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dc.contributor.authorCrick, Laura
dc.contributor.authorBurke, Andrea
dc.contributor.authorHutchison, William
dc.contributor.authorKohno, Mika
dc.contributor.authorMoore, Kathryn A.
dc.contributor.authorSavarino, Joel
dc.contributor.authorDoyle, Emily A.
dc.contributor.authorMahony, Sue
dc.contributor.authorKipfstuhl, Sepp
dc.contributor.authorRae, James W. B.
dc.contributor.authorSteele, Robert C. J.
dc.contributor.authorSparks, R. Stephen J.
dc.contributor.authorWolff, Eric W.
dc.identifier.citationCrick , L , Burke , A , Hutchison , W , Kohno , M , Moore , K A , Savarino , J , Doyle , E A , Mahony , S , Kipfstuhl , S , Rae , J W B , Steele , R C J , Sparks , R S J & Wolff , E W 2021 , ' New insights into the ~74 ka Toba eruption from sulfur isotopes of polar ice cores ' , Climate of the Past , vol. 17 , no. 5 , pp. 2119–2137 .
dc.identifier.otherORCID: /0000-0002-3754-1498/work/101958900
dc.identifier.otherORCID: /0000-0003-3904-2526/work/101958903
dc.identifier.otherORCID: /0000-0003-1406-6855/work/101958980
dc.descriptionLC is funded by the University of St Andrews St Leonards 7th Century Scholarship (-117THCENT01) in partnership with the IAPETUS Natural Environment Research Council Doctoral Training Partnership. AB is funded by a European Research Council (ERC) Marie Curie Career Integration Grant (CIG14-631752) and NERC Strategic Environmental Science Capital Call (CC082). WH is funded by a UKRI Future Leaders Fellowship (MR/S033505/1). MK was funded through DFG-Project Wo 362 /32-1 and Wo 362/46-1,2 to G. Wörner at GZG, University Göttingen. RSJS is funded by a Leverhulme Grant (RPG-2015-246) and Leverhulme Emeritus Fellowship (EM-2018-050) and EWW is funded by a Royal Society Professorship.en
dc.description.abstractThe ∼74 ka Toba eruption was one of the largest volcanic events of the Quaternary. There is much interest in determining the impact of such a large event, particularly on the climate and hominid populations at the time. Although the Toba eruption has been identified in both land and marine archives as the Youngest Toba Tuff, its precise place in the ice core record is ambiguous. Several volcanic sulfate signals have been identified in both Antarctic and Greenland ice cores and span the Toba eruption 40Ar/39Ar age uncertainty. Here, we measure sulfur isotope compositions in Antarctic ice samples from the Dome C (EDC) and Dronning Maud Land (EDML) ice cores at high temporal resolution across 11 of these potential Toba sulfate peaks to identify candidates with sulfur mass-independent fractionation (S-MIF), indicative of an eruption whose plume reached altitudes at or above the stratospheric ozone layer. Using this method, we identify several candidate sulfate peaks that contain stratospheric sulfur. We further narrow down potential candidates based on the isotope signatures by identifying sulfate peaks that are due to a volcanic event at tropical latitudes. In one of these sulfate peaks at 73.67 ka, we find the largest ever reported magnitude of S-MIF in volcanic sulfate in polar ice, with a Δ33S value of −4.75 ‰. As there is a positive correlation between the magnitude of the S-MIF signal recorded in ice cores and eruptive plume height, this could be a likely candidate for the Toba super-eruption, with a plume top height in excess of 45 km. These results support the 73.7±0.3 ka (1σ) 40Ar/39Ar age estimate for the eruption, with ice core ages of our candidates with the largest magnitude S-MIF at 73.67 and 73.74 ka. Finally, since these candidate eruptions occurred on the transition into Greenland Stadial 20, the relative timing suggests that Toba was not the trigger for the large Northern Hemisphere cooling at this time although we cannot rule out an amplifying effect.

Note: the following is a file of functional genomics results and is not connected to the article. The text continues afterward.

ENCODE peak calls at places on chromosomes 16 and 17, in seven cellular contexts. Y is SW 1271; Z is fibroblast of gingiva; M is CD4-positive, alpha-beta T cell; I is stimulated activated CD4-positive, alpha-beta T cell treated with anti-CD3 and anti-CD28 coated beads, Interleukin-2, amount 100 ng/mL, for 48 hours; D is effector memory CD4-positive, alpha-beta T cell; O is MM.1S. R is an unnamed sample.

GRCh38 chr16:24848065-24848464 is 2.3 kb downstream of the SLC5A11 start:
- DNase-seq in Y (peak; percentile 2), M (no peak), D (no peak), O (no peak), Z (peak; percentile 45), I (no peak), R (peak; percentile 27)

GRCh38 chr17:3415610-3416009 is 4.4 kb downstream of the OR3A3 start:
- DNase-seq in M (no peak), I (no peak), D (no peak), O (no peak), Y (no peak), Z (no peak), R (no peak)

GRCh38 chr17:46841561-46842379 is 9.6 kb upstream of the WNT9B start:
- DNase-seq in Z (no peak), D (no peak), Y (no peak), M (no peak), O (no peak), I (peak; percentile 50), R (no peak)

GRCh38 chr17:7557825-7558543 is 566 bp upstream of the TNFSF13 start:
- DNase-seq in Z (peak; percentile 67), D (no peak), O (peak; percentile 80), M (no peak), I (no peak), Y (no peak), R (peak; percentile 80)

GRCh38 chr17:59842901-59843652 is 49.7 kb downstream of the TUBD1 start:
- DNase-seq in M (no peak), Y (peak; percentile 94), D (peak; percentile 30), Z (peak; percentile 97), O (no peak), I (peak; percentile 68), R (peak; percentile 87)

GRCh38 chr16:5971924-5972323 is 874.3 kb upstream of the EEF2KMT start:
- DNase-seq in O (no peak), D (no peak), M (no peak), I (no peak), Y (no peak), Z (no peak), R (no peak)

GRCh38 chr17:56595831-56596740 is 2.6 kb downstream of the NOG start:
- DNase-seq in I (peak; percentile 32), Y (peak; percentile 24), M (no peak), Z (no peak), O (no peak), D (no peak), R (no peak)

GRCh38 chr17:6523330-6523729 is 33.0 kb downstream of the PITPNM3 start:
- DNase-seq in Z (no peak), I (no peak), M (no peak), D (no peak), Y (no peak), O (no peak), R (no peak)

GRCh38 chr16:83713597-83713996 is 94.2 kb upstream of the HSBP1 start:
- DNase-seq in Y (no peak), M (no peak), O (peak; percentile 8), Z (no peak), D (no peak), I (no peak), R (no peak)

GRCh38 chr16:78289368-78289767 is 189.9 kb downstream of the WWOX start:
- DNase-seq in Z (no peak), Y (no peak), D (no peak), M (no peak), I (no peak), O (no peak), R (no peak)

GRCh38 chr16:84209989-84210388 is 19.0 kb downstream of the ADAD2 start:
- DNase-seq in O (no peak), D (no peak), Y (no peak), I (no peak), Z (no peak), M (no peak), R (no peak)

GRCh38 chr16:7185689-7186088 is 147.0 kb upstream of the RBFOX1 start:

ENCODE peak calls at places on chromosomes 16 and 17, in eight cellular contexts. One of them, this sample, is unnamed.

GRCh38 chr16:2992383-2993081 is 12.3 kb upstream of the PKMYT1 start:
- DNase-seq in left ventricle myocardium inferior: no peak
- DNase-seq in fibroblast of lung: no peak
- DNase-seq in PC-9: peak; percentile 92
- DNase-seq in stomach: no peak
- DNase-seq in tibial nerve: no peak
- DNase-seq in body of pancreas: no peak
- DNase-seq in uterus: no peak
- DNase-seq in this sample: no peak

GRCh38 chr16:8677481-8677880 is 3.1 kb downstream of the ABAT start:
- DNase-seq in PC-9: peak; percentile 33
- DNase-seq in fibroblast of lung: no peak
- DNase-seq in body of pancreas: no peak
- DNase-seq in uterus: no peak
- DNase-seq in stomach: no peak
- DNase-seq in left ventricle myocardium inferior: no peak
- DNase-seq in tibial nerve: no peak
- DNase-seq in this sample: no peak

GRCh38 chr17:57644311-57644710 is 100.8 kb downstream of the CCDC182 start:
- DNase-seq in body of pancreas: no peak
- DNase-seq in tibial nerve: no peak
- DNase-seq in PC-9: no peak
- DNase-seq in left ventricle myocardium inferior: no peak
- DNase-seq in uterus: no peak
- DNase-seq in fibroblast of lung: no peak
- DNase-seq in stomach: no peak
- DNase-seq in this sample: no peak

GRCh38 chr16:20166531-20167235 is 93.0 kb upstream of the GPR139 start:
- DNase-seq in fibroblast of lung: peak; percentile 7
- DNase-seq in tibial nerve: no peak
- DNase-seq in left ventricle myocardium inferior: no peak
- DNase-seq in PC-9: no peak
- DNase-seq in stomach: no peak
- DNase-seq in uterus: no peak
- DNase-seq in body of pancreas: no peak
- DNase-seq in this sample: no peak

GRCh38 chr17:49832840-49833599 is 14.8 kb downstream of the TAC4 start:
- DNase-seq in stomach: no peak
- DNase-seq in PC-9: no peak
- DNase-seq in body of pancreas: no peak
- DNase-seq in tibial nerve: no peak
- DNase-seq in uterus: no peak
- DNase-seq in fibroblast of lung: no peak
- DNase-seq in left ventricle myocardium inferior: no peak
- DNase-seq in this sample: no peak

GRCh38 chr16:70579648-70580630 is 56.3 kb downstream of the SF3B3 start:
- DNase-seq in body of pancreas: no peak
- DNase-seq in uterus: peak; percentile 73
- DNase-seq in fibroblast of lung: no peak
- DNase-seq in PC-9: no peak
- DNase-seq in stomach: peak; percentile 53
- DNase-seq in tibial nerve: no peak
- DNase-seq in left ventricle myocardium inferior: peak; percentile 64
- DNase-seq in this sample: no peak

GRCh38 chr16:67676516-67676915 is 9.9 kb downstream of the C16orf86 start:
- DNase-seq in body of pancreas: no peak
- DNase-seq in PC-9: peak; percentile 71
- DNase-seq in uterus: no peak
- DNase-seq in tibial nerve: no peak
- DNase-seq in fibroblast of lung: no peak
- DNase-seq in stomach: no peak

dc.relation.ispartofClimate of the Pasten
dc.subjectGE Environmental Sciencesen
dc.subjectSDG 13 - Climate Actionen
dc.subjectSDG 14 - Life Below Wateren
dc.titleNew insights into the ~74 ka Toba eruption from sulfur isotopes of polar ice coresen
dc.typeJournal articleen
dc.contributor.sponsorEuropean Commissionen
dc.contributor.sponsorMedical Research Councilen
dc.contributor.institutionUniversity of St Andrews. School of Earth & Environmental Sciencesen
dc.contributor.institutionUniversity of St Andrews. St Andrews Isotope Geochemistryen
dc.contributor.institutionUniversity of St Andrews. Centre for Energy Ethicsen
dc.description.statusPeer revieweden

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